July 15, 2009
More Spending Not Solution
If it seems like every solution to our economic downturn demands more government spending, it’s because it has. A constituent emailed me this week with the subject line “No More Spending!” He had it right.
Over the past few months, we have seen the federal government multiply our nation’s debt. In Wisconsin, a challenging state budget bill resulted in no reforms to the long-term operational costs of state government. Instead, we were thrown billions by the federal government that allowed the Democratic-controlled Legislature to pass a budget with more pork spending, more costly political giveaways, and another $2 billion in job-killing state taxes.
Families are facing economic anxieties in this recession and understand that government can not continue to spend beyond taxpayer means. It is common that I now get calls and emails encouraging the state to reign in spending. Yet, the state budget included over $40 million in earmarks for special projects like $100,000 for a barn in Oconto, $500,000 for an Opera House in Oshkosh, and $46,000 for recycling bins in Wrightstown. These earmarks are testament to the recently passed budget bill not taking our economic situation seriously or using our tax dollars prudently.
So, what steps can Wisconsin take to help save resources? Here are some ideas:
Reform government spending. Provide tools to local government so they can save money €“ such as enabling schools to utilize the state health insurance plan to save hundreds of millions. Change state aid formulas to provide for basic community services, not reward more local spending with more state dollars. Enact zero-based budgeting so that state spending needs are justified.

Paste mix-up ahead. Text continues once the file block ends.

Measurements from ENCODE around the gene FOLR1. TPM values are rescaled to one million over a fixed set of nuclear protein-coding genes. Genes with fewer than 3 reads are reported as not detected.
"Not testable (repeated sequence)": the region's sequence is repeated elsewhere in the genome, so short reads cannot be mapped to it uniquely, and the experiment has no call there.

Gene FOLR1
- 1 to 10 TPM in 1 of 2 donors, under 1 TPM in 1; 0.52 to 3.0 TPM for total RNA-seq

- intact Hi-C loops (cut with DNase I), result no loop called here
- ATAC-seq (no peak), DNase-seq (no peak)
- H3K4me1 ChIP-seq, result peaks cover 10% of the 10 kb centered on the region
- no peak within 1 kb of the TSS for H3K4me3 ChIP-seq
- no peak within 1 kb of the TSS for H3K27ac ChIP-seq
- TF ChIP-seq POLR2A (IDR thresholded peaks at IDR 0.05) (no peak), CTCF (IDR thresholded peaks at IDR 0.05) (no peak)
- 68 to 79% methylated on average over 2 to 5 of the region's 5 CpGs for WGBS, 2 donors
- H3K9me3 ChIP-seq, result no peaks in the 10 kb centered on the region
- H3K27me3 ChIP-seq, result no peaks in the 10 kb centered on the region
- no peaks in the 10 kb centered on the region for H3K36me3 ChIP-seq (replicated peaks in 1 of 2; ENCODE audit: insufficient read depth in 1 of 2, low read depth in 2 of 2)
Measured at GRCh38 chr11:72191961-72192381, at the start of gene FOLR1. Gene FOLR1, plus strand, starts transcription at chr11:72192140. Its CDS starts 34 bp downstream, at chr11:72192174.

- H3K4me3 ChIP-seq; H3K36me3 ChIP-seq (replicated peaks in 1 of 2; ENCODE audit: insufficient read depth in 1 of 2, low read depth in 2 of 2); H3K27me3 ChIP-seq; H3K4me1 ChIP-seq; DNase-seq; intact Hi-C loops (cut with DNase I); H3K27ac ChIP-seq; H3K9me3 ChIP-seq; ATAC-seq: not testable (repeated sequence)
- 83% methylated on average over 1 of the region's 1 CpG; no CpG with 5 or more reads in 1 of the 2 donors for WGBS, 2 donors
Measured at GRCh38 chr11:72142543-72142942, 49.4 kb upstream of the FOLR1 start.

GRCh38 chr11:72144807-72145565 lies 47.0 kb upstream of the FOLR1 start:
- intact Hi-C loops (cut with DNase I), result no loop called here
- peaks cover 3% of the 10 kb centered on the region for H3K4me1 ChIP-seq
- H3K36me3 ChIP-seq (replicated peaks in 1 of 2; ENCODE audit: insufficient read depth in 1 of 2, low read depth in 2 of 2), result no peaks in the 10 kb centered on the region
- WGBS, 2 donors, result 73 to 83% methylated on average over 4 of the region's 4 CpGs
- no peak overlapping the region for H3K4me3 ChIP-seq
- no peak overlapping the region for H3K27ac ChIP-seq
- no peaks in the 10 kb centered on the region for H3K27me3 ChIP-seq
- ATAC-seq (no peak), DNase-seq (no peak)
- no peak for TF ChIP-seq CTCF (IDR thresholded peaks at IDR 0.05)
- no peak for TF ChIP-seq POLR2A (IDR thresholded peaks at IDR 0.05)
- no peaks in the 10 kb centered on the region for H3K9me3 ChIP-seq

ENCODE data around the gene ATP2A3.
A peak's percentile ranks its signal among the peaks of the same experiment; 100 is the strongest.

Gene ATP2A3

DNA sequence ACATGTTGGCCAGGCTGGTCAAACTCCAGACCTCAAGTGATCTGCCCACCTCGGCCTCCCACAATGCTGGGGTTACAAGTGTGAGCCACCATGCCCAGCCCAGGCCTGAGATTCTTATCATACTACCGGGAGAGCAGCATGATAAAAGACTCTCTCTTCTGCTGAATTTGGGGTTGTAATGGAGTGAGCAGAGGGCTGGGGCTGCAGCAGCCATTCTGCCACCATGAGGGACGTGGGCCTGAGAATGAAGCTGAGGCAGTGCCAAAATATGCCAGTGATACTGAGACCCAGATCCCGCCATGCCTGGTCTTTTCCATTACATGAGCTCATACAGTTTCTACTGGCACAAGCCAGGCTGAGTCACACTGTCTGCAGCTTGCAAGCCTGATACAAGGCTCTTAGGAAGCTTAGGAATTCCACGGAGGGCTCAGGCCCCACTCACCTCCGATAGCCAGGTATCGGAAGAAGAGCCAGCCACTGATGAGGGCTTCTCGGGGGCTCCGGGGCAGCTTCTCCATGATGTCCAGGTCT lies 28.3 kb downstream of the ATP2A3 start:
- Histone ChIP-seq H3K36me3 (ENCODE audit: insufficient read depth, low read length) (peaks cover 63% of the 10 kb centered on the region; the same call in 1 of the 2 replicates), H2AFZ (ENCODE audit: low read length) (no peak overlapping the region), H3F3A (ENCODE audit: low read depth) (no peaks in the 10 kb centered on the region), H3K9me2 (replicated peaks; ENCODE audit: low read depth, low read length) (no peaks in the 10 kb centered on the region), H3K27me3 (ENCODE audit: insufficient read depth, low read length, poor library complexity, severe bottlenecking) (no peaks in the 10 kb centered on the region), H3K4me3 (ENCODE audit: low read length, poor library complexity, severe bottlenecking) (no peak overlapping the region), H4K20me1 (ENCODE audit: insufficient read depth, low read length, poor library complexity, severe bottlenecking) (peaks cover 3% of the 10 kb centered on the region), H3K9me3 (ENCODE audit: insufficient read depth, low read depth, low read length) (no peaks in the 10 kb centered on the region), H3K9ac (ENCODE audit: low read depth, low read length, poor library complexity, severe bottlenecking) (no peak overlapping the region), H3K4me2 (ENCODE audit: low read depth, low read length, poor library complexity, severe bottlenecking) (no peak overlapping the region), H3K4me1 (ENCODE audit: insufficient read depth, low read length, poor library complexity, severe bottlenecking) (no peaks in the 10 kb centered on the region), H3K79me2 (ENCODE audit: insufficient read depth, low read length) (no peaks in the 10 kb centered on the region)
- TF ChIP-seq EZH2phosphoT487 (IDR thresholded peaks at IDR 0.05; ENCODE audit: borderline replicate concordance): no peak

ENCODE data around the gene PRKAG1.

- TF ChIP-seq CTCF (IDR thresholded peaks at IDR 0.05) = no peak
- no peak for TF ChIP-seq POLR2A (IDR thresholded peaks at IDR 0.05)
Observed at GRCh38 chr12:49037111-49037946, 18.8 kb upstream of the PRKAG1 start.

Increase capacity for energy production. It is time to lift the moratorium on nuclear power, which can provide clean and abundant energy resources for our economic well-being.
Exempt capital gains that are reinvested in Wisconsin jobs. Instead of job-killing taxes, let’s target job creation by encouraging private-sector investment.
Balancing our state budget in a fashion that does not stymie jobs or saddle future generations with spending is going to demand reforms that allow government and families to do more with less.
You can learn more about my ideas to help state job growth, reduce spending, and reform government online at www.harsdorfsenate.com. I welcome your input and exchange of ideas.